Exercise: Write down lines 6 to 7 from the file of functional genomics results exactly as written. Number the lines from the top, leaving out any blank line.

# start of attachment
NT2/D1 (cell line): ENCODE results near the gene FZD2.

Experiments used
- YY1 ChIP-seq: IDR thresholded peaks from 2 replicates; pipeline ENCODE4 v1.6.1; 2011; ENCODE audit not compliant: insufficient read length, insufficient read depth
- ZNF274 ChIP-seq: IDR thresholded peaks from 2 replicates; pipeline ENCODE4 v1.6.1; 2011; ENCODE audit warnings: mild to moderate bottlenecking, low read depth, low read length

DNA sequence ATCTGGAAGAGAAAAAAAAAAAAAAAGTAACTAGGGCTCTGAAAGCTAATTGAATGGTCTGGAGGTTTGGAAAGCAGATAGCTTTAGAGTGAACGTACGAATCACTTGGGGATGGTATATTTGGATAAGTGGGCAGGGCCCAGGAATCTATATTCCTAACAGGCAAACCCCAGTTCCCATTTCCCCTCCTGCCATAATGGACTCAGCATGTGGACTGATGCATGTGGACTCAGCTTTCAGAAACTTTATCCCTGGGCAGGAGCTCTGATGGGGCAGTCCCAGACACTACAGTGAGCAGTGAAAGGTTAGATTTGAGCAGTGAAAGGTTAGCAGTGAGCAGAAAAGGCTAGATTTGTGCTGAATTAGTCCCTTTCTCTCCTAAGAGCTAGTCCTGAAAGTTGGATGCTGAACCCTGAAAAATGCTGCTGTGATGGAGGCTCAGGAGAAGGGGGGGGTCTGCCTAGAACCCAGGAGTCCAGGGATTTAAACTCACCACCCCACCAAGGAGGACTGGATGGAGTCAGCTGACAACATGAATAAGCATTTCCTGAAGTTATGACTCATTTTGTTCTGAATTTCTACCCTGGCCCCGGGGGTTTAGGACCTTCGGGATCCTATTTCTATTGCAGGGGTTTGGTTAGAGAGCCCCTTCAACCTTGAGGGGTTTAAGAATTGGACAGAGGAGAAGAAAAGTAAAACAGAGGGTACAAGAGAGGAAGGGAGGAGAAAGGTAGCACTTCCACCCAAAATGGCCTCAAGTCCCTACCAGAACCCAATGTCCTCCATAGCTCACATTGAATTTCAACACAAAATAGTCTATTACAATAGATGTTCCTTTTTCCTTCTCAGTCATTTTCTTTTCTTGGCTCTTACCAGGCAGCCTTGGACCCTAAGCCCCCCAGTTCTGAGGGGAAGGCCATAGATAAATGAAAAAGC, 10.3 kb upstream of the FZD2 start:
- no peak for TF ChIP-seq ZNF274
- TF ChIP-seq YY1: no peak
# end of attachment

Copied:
- no peak for TF ChIP-seq ZNF274
- TF ChIP-seq YY1: no peak